The attention to detail in my classes can be new to some people. If you read my earlier post on meditation, Inviting a Meditative State, you’ll read that meditation often starts by focusing on something concrete (such as an object or action). The details of the yoga practice is that something: “gaze over your nose, keep your inhales and exhales of equal length, keep your chin tucked, keep your face relaxed”…etc. The details of the asana and sequence are not only for the physical aspects of the practice, but they are also there to keep you focused, to guide you into meditation. Often the first step in getting comfortable with a Krishnamacharya or Ashtanga practice is understanding the details are there to help you, meditation is the core of the practice.
As you practice the sequences more regularly they will likely become rather deep and quite athletic. People don’t often associate meditation with so much physicality, but keeping the practice challenging is a part of keeping your mind focused on the here and now. As you become more familiar and comfortable with your initial introduction to Krishnamacharya’s and Pattabhi Jois’s sequences, you will naturally begin to practice them in a deeper and more athletic manner. It’s a way to help you let go of the past and future – to help you be in the moment, in meditation. No one suddenly forces a student into demanding or advanced poses, it happens naturally over time, be it months or years.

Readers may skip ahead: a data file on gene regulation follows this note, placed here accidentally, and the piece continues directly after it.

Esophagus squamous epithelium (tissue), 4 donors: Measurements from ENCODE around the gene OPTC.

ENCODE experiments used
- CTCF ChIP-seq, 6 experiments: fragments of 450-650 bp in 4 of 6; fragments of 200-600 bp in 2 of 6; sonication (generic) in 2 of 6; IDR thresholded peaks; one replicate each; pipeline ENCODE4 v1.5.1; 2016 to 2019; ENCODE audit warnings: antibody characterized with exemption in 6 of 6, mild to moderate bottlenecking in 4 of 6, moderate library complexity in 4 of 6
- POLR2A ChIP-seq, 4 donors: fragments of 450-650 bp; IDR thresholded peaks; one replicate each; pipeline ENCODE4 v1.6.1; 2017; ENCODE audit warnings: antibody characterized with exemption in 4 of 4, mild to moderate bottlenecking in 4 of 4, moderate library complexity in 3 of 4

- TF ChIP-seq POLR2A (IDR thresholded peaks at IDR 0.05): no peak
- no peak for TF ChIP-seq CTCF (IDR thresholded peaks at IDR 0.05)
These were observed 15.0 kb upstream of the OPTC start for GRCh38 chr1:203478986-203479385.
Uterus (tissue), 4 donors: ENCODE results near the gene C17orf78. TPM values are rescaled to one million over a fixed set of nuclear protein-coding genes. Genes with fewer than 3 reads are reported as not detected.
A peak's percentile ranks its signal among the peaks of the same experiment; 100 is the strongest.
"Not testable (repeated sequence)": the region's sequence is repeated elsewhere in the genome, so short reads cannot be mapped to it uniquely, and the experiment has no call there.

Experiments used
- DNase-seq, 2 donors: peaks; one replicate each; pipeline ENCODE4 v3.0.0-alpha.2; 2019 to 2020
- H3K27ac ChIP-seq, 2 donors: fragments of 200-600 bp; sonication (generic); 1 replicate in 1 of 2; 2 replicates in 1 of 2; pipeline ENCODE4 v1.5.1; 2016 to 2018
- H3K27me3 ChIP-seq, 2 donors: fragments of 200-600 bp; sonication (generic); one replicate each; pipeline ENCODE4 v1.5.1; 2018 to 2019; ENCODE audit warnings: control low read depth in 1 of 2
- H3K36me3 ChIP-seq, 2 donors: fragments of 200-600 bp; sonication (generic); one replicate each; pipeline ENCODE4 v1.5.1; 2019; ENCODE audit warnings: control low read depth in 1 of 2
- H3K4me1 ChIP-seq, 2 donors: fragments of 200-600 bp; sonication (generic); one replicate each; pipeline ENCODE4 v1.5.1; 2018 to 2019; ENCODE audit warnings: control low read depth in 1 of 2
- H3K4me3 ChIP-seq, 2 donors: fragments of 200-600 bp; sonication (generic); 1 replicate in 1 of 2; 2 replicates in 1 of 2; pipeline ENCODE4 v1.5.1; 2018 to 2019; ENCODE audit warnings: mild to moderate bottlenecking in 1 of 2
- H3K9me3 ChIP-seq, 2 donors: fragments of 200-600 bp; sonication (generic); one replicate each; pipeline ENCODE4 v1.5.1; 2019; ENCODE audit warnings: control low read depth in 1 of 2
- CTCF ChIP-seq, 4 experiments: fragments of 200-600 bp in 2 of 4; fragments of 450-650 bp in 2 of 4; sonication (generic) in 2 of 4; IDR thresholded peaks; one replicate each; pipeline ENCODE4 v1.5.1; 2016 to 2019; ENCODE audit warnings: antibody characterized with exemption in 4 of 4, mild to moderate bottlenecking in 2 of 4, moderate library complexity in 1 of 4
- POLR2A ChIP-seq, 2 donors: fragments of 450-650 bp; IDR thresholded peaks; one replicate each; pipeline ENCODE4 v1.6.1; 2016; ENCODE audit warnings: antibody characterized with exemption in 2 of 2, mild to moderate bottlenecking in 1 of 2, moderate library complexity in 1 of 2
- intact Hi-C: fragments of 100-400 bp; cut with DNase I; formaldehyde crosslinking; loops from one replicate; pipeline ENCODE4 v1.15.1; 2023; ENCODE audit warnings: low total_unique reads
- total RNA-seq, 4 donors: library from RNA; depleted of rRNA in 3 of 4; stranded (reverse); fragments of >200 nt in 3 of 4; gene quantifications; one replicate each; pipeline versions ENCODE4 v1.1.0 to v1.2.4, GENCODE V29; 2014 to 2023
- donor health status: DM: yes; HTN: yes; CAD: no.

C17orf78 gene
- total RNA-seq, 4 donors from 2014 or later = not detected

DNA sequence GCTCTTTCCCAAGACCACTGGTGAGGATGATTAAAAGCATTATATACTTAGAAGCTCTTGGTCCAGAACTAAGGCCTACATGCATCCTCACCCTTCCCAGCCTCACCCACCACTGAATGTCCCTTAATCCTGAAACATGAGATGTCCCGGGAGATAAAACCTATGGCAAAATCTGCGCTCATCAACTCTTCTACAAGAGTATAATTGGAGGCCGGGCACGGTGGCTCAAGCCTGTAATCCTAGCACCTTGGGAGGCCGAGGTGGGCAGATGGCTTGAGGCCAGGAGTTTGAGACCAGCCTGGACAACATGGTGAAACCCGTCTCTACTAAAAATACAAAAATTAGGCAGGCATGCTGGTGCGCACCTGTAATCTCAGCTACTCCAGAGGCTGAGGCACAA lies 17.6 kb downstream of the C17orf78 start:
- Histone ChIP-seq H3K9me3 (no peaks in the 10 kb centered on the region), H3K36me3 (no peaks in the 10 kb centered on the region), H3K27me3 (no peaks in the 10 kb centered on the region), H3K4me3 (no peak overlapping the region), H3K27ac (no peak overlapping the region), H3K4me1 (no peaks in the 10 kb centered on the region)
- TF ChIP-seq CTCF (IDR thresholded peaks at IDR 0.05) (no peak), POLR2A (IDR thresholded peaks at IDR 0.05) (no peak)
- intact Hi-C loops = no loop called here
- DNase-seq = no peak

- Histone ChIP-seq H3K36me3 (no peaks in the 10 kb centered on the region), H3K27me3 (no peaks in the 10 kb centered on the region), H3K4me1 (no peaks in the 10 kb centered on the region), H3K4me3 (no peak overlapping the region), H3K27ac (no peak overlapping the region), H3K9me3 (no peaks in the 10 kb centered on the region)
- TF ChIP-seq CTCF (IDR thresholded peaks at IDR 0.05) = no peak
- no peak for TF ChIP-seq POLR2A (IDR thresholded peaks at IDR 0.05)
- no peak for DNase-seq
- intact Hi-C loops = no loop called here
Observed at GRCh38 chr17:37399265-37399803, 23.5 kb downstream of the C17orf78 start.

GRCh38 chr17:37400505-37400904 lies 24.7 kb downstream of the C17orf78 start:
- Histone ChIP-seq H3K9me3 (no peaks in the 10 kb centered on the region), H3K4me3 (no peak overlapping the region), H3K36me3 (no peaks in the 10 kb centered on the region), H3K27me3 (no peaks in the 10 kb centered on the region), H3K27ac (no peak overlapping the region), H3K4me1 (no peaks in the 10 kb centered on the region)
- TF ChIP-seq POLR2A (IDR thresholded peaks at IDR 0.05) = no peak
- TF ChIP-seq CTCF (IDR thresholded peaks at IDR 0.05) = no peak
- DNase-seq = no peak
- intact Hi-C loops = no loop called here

This type of moving meditation is the same meditation as when we are sitting still, it’s just a different approach. I find it’s beneficial to have both a moving meditative practice and a still one. The video attached to this post is a great introduction to meditation, please take the time to watch it. It will help you in your journey as a yoga practitioner: